BBC St Patrick's Day Concert
Ulster Orchestra support Soak, Paul Brady, Duke Special and a host of others as BBC Northern Ireland prerecord a Waterfront Hall concert to be broadcast on March 17
It’s March 3 and St. Patrick’s Day is looming on the horizon. So it’s a little surreal, two weeks in advance of the big day, to be pretending that it is suddenly upon us. That, however, is what BBC Northern Ireland requires of a packed house at Belfast’s Waterfront Hall for the television recording of their annual celebration concert.
In previous years the event has been recorded live for radio, but this is the first time it has been televised as part of BBC Music NI, the regional broadcaster’s contribution to the UK-wide BBC Music initiative.
Presenters John Toal and Karen Kirby, ably switching between English and Irish, have their work cut out in keeping their chat current, reminding the massed gathering from time to time that due mention should be made of what day it is – or should be. 'Are you having a great St. Patrick’s Day?' they holler. The audience responds with an obliging but slightly absent-minded, ‘Yes!’
The Waterfront is all dressed up for the occasion, with ne’er a hint of shillelagh or shamrock. Diaphanous streamers and fairy lights evoke something more akin to a Three Degrees nostalgia night than a rip-roaring hooley. Even the lighting design seems deliberately neutral, with only the occasional blast of green breaking through in acknowledgment of the occasion.
But cosmetics, atmosphere and logistics aside, the night is all about music, with the Ulster Orchestra proving yet again that, when called upon, it is one of the best backing bands in these islands.
Marshalling the troops is conductor David Brophy, who bustles onto the podium with his usual good-humoured enthusiasm for the job in hand. He wastes no time in taking the evening by the scruff of the neck for a rollicking opening by the orchestra. It’s such an obvious choice, it's almost a cliché: 'The Irish Washerwoman' from Leroy Anderson’s Irish Suite.
Some concerts start quietly and build to a climax but this one starts like a high-speed train, thanks to Moxie, a band of young musicians from Sligo and Limerick, possessed with the swagger and brilliance to be the next Planxty. Their dynamic fusion of traditional, bluegrass, jazz and rock rings out in wild celebration of their beloved, untamed west coast.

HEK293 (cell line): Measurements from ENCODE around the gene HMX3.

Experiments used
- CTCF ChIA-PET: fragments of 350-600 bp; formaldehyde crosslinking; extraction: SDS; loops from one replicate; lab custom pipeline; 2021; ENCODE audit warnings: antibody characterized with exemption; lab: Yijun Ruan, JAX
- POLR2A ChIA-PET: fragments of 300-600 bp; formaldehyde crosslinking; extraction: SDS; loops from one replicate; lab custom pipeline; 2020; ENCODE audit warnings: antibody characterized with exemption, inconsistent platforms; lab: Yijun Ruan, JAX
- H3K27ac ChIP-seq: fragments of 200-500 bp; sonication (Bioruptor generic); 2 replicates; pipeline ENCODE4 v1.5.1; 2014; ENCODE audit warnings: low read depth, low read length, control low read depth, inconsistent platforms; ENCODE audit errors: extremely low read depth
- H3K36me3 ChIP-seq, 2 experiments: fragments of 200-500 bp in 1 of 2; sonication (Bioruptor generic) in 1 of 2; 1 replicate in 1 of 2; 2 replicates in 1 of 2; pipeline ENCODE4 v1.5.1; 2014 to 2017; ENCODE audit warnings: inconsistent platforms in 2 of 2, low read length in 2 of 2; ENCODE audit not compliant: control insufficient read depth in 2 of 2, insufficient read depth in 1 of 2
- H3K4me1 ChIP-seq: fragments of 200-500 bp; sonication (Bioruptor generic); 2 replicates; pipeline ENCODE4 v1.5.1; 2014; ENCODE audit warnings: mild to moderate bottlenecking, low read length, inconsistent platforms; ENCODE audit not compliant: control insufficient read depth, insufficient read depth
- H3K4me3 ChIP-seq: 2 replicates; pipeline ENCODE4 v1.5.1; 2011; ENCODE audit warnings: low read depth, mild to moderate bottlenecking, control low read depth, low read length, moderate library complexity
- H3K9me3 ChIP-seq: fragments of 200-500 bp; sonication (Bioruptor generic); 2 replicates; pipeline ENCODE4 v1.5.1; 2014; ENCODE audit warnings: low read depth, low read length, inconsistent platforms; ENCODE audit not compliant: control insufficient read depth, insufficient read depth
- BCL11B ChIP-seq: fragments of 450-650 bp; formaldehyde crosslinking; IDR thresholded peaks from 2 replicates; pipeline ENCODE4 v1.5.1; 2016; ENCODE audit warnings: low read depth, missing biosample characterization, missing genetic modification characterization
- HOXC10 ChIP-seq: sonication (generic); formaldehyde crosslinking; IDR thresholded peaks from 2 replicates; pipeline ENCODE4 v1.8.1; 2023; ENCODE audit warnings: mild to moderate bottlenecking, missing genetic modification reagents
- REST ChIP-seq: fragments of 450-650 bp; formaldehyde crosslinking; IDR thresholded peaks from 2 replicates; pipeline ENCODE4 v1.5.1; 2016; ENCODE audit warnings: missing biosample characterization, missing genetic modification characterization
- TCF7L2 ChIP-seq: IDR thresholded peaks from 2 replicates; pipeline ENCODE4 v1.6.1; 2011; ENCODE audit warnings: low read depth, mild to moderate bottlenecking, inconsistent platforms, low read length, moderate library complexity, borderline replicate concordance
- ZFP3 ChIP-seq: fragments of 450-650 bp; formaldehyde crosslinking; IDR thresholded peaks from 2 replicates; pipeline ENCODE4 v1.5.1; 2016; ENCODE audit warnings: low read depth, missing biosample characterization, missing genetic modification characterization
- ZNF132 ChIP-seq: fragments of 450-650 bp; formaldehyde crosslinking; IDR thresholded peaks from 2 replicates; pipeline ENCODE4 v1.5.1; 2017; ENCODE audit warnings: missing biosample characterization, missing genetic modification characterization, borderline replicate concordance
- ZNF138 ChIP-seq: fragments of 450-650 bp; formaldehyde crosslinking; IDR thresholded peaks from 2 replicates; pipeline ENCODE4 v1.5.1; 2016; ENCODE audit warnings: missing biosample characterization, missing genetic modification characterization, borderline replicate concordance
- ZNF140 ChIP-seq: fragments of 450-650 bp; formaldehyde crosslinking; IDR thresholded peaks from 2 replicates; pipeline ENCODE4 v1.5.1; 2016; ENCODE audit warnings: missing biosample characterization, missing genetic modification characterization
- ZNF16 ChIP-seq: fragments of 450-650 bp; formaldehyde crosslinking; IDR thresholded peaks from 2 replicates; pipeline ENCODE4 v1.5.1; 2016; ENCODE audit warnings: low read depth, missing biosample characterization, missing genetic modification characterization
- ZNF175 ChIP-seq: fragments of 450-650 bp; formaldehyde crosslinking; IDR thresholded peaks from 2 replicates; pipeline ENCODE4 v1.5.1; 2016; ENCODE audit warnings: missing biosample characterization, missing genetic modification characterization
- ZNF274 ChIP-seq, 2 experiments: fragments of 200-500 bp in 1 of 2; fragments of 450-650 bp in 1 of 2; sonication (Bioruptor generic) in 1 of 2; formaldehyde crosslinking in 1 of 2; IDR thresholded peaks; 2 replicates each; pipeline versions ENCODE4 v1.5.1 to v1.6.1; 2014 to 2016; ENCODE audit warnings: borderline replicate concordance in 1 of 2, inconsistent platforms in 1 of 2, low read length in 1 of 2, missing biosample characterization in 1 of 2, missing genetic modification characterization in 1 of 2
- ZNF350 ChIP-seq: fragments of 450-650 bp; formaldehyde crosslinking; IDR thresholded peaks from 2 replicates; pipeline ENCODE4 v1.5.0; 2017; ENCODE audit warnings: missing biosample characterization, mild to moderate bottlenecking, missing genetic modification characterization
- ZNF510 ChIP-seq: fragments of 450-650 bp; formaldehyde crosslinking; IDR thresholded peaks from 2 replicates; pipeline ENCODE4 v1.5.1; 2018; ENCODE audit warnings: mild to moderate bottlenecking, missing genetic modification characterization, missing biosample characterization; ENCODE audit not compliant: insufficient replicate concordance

Brothers Ted and Jos Kelly on tenor banjo and keyboard respectively, Cillian Doheny on banjo, Darren Roche on button accordion and Paddy Hazleton on drums rip through two numbers from their debut album, Planted, leaving the stage to thunderous applause from an audience dying for more.
Equally haunting is the return of two more brothers, Brendan and Declan Murphy, aka The 4 of Us, the Newry band that was one of the biggest names in music in the late 1980s and early 1990s. With various changes in line-up, the surviving two have stuck at it through thick and thin and their inspiring presence in this impressive line-up is thoroughly deserved.
What a joy to hear great anthemic numbers like 'Mary' and 'Washington Down', plus the more recent 'Blue' – a favourite of the late Gerry Anderson, to whom they pay warm tribute – given a lush, almost cinematic treatment courtesy of the orchestra.
Two generations separate Paul Brady from Bridie Monds-Watson (aka Soak) and it is evidence of the endless richness and longevity of music in Ireland that these natives of Strabane and Derry are so highly regarded internationally. Low key and modest, Soak is an intriguing performer, recently nominated for the prestigious BBC Sound of 2015 poll.
Multi-talented singer, instrumentalist and songwriter, Brady, meanwhile, needs no introduction. A new song, 'Oceans of Time', is followed by the rocky, evergreen classic 'Nobody Knows'. In a post-performance conversation, Brady reveals that the first of a possible series of albums entitled The Vicar Street Sessions is soon to be released, on which he performs live with the likes of Mark Knopfler, Sinead O’Connor and Bonnie Rait, a long-time collaborator.
There is a hush of expectation as the waif-like Duke Special takes his seat at the piano to deliver two of his vast collection of plaintive fables of modern-day life, as well as a deliciously mysterious version of the Harry Nielson song 'One'. Once again, the orchestra makes a meaningful and resonant contribution, and although the Duke is well used to performing in a wide variety of musical and theatrical settings, he admits that if he had a transit van big enough, he would take them on tour with him.
There are sweet sounds of an altogether different kind from the acclaimed Derry chamber choir Codetta, directed by Dónal Doherty, co-founder of the sadly missed Two Cathedrals Festival. And the familiar strains of 'The Minstrel Boy' come to us via the combination of musical maestro Neil Martin on whistle and Armagh uilleann piper Conor Mallon, inaugural winner of the BBC Northern Ireland and Arts Council of Northern Ireland’s Young Musicians’ Platform Award of the Year.
As the clock ticks around, one senses a shared longing for the one thing the evening has thus far lacked: a good old traditional session. It is St. Patrick’s Night, after all. Thanks be, we get it, in the hands of no better men than Martin on pipes, virtuoso percussionist and former Riverdance musical director Noel Eccles and violinist/fiddler Seamus McGuire.
The three have been making music together for years, and tonight perform a trio of jigs, composed by Martin for his daughter, Maeve. The mischievous grins on their faces and the sound of feet tapping around the hall bring the evening to a suitably raucous finale, and set the scene for a great celebration of St. Patrick soon to come.
BBC Northern Ireland's St Patrick's Day Concert will be broadcast on BBC Two Northern Ireland at 9pm on March 17, and on BBC Radio Ulster from 8pm to 10pm on the same night.